CHILDREN in a South Ayrshire beach park made a whiffy discovery this week when they stumbled across faeces inside a tunnel.

Play time was disrupted as a young boy ran to tell his mum that the raised red tunnel of Girvan beach park was “stinking”.

Shocked mum Chloe Johnstone immediately made a call to the council to report the mess, before stopping more children going near it.

The Girvan mum told the Ayr Advertiser: “It was quite busy down at the park. There was a sport event on so there was a lot of people down at the beach. My eldest who is eight went to go in the tunnel and said it was stinking.

“I went up to look at what it was. It was disgusting, literally full of poo. It was definitely human; you could quite clearly see it. I had to hold my phone up to try and get some pictures of it. I phoned the council straight away and reported it.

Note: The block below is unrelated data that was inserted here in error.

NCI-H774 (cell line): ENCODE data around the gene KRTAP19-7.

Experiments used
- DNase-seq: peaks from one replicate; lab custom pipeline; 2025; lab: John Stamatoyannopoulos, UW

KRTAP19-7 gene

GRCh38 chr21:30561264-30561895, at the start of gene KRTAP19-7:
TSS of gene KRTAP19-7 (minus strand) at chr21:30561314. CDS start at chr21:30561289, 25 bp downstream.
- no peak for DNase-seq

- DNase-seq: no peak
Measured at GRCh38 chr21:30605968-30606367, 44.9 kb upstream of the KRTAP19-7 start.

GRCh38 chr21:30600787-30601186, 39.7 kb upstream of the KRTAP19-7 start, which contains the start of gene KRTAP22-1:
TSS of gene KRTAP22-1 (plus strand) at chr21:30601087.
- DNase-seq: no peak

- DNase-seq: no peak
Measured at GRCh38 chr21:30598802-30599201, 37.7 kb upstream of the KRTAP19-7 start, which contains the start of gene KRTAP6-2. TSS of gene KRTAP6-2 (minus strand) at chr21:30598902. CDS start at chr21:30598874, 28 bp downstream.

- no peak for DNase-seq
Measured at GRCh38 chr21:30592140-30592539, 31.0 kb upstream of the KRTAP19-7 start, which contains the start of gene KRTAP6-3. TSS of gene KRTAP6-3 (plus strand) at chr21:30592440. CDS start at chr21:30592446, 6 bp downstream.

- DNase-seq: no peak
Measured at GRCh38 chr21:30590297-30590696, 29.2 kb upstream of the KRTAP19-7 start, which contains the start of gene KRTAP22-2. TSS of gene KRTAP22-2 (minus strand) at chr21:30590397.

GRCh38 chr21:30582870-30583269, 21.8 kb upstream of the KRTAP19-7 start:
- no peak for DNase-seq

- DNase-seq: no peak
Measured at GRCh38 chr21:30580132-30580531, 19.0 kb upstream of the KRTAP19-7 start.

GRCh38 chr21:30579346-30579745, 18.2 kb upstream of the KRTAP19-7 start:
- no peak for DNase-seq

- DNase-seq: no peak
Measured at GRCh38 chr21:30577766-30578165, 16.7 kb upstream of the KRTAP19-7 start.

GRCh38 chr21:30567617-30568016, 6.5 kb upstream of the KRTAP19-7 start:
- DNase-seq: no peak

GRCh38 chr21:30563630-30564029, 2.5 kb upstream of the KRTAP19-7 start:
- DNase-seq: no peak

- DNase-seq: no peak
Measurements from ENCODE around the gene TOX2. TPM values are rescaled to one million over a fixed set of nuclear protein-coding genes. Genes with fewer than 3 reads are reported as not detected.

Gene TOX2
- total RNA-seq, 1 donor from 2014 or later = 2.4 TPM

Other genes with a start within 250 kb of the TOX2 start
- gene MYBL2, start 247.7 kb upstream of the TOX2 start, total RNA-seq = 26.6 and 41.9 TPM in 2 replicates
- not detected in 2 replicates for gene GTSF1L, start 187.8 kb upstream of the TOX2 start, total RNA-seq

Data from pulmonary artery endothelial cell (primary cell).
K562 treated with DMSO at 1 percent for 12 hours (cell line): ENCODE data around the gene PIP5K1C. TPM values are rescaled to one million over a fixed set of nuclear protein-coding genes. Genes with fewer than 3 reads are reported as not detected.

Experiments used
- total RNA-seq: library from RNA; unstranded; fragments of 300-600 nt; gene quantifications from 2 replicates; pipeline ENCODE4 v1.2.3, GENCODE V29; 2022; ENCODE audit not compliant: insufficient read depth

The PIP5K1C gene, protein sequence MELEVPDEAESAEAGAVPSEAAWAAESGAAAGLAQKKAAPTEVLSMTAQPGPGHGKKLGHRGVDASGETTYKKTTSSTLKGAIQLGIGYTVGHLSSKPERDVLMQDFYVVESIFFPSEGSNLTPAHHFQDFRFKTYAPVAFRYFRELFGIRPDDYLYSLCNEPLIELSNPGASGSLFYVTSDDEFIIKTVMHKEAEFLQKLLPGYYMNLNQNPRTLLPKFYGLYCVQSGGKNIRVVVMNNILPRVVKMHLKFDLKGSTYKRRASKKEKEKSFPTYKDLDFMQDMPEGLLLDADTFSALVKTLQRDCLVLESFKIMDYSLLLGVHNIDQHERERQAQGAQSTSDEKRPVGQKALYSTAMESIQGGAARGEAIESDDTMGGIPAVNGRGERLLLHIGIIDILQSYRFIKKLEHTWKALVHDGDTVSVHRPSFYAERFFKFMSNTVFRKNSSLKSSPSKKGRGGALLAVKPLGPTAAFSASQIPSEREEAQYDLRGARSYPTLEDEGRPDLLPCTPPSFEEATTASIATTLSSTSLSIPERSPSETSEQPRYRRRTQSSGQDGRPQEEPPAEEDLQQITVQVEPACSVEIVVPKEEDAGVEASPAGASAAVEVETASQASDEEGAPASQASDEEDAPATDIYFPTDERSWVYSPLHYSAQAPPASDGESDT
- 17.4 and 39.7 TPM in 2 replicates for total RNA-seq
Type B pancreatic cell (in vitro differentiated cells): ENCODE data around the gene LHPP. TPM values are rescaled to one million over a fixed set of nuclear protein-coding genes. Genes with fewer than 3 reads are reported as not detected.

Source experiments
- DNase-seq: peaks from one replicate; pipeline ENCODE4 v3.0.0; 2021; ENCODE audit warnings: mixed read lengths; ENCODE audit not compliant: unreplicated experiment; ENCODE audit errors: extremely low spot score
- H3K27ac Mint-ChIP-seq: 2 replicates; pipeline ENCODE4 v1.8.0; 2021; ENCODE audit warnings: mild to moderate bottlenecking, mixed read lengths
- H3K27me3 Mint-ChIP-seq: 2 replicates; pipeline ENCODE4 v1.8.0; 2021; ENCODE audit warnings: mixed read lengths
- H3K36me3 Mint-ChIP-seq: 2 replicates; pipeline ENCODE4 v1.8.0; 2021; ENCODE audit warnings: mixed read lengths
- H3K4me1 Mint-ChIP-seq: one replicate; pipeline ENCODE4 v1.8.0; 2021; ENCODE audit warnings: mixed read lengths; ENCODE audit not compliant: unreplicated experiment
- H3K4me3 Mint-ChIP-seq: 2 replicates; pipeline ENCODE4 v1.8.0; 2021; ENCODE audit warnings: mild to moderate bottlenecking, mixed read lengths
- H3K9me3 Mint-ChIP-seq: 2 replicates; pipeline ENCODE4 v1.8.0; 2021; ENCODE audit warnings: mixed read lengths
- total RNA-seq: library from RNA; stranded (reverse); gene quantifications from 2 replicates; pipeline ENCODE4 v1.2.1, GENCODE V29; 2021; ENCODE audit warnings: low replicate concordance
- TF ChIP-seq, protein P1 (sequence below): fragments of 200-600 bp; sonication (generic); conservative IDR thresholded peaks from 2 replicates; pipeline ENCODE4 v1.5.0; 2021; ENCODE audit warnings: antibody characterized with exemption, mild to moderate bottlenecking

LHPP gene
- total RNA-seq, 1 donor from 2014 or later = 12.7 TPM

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“Luckily no one climbed down the tunnel or it could have been far worse.”

“I stayed there for around an hour and just stopped any children from going in.”

In a bid to solve the mystery of who or what left the mess lying, Chloe spoke to another couple who were down the beach who believed it was another child who had an “accident”.

Chloe added: “I was talking to a couple, who were there earlier in the morning, they said it was a wee boy who had an accident. I thought the parents would have cleaned it up though.”

One of the organisers of the beach event by Girvan Community Sports Hub were said to have been tasked with the job of cleaning the mess before the council got there.

Chloe returned to the park around later to find that Council workers were out carrying out an inspection of the area.

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She added: “I returned to the park about two hours after I called the council and two council workers did check the whole park to make sure there were no other nasties.”

A spokesperson for South Ayrshire Council said: “Our parks do get really busy especially when the schools are off, so if there are any issues we would advise people to get in contact with us. As soon as we were made aware, staff were sent out to deal with it.”